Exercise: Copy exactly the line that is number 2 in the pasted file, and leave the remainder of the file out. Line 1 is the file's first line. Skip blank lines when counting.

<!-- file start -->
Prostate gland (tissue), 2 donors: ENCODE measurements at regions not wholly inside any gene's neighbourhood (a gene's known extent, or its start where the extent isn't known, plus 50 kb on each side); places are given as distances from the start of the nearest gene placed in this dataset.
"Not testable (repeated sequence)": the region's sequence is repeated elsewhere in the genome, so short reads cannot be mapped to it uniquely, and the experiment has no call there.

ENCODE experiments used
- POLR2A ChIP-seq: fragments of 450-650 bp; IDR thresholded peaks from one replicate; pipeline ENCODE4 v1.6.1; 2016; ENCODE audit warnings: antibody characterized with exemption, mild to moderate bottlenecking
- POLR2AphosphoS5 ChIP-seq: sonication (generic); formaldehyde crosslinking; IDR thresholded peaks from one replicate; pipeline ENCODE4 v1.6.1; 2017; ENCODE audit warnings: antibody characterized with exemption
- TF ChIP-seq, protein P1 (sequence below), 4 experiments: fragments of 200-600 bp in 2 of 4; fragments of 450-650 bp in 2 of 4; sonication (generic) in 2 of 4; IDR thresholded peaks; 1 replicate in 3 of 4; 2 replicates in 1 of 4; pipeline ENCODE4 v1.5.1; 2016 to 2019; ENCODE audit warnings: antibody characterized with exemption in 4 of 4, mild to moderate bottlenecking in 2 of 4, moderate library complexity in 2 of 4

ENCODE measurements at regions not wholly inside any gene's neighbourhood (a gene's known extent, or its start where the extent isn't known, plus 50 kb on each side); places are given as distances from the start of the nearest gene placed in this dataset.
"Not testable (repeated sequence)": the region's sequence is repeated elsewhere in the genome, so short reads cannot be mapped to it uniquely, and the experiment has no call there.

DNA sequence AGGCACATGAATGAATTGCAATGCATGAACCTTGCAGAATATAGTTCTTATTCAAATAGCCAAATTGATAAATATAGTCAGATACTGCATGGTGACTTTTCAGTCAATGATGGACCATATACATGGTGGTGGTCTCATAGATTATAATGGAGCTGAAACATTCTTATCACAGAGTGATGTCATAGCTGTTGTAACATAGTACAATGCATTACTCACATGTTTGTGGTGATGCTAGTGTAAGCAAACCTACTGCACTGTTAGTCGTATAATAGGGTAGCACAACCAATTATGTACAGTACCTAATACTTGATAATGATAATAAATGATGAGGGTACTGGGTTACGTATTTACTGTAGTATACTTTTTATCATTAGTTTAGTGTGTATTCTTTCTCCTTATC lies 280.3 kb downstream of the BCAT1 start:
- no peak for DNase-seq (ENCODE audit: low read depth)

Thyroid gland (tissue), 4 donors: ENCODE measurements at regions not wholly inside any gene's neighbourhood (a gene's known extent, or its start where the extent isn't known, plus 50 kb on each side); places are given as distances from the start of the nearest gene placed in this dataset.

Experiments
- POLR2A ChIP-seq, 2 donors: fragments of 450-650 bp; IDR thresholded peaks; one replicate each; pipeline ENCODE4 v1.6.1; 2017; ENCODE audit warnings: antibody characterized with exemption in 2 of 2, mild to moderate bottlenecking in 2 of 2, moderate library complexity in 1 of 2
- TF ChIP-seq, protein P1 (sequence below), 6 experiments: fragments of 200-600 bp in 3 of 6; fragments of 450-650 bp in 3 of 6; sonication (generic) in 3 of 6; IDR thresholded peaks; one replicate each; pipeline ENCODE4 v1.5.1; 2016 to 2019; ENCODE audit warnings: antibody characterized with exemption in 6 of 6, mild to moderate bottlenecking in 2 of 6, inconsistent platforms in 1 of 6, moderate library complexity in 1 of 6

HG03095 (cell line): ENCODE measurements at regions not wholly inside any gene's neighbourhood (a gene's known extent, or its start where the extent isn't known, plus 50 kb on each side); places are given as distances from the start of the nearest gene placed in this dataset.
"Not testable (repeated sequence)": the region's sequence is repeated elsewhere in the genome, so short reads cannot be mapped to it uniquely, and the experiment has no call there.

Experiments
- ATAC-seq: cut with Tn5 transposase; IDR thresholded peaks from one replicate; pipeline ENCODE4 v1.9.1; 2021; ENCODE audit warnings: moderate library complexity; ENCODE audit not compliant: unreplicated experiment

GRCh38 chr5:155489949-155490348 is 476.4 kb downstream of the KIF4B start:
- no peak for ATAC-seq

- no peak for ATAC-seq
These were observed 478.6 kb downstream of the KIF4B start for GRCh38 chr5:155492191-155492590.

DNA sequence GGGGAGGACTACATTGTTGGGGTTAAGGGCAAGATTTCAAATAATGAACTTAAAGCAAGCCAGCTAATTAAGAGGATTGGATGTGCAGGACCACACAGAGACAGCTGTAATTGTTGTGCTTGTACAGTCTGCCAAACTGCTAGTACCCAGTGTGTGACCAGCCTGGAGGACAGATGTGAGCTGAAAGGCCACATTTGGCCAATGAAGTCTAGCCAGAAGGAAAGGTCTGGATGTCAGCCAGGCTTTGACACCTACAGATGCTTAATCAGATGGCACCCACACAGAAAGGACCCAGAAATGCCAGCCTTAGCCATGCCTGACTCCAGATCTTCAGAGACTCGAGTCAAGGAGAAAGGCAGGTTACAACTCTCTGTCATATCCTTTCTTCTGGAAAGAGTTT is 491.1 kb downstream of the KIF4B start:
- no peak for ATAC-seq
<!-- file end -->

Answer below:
"Not testable (repeated sequence)": the region's sequence is repeated elsewhere in the genome, so short reads cannot be mapped to it uniquely, and the experiment has no call there.